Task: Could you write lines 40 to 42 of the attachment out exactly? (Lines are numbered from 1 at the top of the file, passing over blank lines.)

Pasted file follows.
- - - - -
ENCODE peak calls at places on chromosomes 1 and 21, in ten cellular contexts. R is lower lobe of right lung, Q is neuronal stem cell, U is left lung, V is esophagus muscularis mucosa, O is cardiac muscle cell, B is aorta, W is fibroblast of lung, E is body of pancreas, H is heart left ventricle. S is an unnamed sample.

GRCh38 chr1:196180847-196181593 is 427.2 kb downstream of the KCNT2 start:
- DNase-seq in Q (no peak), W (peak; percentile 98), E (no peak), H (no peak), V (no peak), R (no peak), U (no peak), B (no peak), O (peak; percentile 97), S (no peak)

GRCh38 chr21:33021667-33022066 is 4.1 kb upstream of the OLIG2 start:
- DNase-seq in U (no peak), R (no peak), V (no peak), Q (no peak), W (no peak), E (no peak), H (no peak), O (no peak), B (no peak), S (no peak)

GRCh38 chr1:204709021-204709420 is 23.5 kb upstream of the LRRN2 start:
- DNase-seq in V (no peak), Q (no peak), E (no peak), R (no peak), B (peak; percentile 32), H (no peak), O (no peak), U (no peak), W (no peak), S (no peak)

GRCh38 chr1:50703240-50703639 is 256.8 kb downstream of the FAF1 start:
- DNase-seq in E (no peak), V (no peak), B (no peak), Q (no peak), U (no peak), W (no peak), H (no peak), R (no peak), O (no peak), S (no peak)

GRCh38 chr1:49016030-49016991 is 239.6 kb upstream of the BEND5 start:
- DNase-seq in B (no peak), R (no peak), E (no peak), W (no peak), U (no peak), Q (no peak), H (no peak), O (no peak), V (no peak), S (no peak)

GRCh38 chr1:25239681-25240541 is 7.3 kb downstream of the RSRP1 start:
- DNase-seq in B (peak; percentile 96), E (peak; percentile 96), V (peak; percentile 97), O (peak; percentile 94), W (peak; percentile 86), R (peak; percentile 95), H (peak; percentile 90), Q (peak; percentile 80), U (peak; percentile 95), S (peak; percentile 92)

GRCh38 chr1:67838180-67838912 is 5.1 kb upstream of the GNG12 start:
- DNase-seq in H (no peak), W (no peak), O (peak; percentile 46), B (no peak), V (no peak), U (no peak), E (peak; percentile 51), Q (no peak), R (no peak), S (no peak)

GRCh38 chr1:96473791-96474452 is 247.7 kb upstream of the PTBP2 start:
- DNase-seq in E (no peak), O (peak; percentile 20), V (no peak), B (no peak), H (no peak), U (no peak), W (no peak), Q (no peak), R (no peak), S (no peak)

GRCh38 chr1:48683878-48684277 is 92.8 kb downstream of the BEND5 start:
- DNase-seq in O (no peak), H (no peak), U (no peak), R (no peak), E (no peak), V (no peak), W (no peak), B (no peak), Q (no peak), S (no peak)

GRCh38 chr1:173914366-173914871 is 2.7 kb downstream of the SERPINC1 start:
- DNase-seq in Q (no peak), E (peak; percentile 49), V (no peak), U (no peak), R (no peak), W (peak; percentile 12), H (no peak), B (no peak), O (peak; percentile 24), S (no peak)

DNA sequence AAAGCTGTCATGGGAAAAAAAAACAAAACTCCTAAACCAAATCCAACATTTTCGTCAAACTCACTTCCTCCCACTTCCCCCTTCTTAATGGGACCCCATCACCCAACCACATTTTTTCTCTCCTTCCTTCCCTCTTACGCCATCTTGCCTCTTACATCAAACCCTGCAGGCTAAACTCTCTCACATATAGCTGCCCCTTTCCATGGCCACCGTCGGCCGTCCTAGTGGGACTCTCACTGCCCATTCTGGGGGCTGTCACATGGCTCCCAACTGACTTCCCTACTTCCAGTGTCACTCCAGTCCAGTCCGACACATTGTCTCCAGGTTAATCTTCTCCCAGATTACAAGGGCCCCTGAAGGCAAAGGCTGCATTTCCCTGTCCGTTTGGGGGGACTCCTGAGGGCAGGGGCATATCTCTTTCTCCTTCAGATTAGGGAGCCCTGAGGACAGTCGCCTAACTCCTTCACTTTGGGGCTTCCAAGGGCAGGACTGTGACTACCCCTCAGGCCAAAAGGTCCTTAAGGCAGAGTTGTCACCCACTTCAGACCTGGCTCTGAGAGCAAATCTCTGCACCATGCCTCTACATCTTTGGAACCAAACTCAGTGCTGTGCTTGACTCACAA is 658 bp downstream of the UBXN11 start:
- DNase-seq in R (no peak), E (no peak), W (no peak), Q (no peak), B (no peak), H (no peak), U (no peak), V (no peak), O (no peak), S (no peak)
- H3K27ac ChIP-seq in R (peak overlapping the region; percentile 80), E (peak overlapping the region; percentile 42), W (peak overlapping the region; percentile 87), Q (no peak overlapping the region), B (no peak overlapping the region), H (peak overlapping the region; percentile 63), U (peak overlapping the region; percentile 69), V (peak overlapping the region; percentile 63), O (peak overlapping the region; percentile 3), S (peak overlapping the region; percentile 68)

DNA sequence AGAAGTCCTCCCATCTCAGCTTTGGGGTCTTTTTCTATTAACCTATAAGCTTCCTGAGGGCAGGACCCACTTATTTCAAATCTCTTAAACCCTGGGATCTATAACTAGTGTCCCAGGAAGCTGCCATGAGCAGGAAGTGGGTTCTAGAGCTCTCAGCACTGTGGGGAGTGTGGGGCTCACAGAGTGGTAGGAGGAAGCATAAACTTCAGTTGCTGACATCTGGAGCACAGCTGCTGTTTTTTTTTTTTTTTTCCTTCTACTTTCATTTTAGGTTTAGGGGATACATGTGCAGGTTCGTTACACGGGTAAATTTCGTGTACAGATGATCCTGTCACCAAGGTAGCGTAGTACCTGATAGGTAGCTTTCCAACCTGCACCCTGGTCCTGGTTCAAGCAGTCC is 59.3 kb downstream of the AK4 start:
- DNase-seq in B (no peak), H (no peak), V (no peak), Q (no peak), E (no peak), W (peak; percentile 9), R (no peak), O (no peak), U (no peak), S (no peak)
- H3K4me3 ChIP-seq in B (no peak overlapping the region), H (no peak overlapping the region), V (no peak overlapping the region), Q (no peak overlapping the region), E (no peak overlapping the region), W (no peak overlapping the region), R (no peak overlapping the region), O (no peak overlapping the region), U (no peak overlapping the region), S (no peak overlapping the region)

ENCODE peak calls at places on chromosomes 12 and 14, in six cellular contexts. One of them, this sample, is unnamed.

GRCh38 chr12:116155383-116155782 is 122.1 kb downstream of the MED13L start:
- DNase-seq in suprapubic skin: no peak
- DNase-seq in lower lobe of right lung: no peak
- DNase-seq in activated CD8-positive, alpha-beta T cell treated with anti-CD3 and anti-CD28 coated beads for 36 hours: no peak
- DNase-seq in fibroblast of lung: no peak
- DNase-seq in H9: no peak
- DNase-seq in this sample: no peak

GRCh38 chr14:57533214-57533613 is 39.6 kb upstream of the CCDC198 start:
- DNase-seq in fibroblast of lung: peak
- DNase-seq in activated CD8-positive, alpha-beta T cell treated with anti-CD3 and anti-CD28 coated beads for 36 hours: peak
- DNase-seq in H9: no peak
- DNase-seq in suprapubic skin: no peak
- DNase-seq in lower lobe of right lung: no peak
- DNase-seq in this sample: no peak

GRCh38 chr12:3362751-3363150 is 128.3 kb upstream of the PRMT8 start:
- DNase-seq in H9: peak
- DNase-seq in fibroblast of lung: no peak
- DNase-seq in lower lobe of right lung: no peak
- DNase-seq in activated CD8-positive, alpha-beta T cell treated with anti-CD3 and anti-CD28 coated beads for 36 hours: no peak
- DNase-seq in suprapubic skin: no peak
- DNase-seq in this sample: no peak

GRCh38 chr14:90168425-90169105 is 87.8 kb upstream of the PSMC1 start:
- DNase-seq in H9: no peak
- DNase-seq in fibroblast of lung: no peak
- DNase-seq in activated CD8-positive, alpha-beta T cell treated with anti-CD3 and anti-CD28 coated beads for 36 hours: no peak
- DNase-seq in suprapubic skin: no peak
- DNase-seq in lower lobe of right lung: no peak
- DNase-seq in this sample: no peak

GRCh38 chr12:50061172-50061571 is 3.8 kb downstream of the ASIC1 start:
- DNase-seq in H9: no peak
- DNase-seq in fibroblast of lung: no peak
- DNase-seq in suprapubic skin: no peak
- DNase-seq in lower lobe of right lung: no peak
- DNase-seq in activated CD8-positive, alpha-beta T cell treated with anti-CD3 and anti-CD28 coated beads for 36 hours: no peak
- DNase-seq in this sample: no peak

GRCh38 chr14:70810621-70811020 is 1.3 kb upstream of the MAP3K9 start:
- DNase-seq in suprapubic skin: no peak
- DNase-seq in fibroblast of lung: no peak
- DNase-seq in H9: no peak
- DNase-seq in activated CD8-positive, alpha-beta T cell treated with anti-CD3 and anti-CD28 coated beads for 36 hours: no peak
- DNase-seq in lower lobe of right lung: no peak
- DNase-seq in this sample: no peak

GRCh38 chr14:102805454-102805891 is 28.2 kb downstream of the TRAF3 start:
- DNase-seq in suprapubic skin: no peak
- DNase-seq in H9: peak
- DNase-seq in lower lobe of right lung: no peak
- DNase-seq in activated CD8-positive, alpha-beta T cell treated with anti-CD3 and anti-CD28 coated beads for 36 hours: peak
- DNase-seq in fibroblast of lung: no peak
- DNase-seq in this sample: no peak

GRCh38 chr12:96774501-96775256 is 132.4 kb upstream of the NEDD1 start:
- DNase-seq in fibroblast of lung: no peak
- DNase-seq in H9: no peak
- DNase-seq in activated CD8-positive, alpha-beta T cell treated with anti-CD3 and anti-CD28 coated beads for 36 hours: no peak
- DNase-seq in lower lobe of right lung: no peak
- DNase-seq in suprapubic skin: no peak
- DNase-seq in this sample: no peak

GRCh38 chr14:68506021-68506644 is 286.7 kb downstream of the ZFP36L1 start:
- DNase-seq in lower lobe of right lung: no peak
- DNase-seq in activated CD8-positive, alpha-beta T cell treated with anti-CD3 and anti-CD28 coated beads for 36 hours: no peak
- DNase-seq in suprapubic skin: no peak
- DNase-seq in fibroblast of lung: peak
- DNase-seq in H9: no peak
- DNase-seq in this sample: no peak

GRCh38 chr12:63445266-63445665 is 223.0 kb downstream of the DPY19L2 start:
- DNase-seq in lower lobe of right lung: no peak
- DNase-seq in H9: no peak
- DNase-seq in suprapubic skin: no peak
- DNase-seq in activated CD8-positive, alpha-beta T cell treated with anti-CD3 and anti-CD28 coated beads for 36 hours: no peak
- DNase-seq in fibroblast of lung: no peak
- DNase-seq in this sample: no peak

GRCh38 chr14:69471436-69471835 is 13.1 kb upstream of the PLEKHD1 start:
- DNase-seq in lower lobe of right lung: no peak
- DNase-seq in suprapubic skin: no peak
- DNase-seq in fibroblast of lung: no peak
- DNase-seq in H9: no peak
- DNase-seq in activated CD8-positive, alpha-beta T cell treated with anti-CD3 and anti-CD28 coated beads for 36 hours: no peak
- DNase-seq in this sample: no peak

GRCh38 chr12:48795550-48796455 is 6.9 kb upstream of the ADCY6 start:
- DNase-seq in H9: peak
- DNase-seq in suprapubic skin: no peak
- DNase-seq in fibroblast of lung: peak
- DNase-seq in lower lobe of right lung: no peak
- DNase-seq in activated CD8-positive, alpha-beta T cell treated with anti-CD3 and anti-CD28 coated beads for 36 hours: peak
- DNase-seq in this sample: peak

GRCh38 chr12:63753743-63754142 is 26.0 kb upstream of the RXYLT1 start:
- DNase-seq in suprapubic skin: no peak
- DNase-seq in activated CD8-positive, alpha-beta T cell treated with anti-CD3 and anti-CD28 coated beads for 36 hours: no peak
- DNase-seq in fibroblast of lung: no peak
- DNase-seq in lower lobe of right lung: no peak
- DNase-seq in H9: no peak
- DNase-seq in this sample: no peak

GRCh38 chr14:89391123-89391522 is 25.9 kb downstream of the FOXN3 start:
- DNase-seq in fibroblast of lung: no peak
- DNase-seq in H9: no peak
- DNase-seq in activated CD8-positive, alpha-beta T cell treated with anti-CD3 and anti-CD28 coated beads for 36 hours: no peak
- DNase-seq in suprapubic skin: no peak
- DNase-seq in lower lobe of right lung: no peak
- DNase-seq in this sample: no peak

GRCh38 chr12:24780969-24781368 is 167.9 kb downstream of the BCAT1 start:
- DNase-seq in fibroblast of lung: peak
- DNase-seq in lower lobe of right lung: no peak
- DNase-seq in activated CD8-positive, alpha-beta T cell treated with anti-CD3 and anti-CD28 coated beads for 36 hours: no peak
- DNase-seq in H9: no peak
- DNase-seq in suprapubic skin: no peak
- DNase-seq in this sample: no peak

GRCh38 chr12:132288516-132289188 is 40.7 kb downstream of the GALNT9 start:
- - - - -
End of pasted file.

- DNase-seq in suprapubic skin: no peak
- DNase-seq in lower lobe of right lung: no peak
- DNase-seq in this sample: no peak